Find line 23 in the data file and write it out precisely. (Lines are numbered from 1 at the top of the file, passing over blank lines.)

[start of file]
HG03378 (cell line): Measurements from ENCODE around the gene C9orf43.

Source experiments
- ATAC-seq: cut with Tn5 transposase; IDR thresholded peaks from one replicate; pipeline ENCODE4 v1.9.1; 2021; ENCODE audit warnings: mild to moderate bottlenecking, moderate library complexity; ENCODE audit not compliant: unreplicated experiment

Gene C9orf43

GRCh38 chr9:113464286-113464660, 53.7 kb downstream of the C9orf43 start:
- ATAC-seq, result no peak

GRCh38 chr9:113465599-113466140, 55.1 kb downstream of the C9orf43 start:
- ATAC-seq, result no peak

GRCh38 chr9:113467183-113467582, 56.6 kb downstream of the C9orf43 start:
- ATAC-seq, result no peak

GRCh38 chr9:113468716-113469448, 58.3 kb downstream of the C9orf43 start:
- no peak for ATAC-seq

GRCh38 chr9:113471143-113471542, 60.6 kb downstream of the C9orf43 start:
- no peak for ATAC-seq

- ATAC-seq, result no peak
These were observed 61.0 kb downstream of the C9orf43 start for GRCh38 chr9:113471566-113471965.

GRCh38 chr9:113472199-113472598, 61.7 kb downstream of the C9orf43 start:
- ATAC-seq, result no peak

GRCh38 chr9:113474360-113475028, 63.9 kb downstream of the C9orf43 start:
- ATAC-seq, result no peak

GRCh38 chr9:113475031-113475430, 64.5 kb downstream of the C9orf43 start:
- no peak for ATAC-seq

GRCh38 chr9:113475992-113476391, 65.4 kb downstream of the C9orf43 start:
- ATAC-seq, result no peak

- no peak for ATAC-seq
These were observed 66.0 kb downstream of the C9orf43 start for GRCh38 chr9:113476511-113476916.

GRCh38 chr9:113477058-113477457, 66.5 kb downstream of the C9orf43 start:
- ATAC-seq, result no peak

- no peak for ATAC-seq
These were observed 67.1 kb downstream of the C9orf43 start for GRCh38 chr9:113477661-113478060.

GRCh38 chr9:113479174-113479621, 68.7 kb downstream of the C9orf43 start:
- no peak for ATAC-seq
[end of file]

GRCh38 chr9:113475992-113476391, 65.4 kb downstream of the C9orf43 start: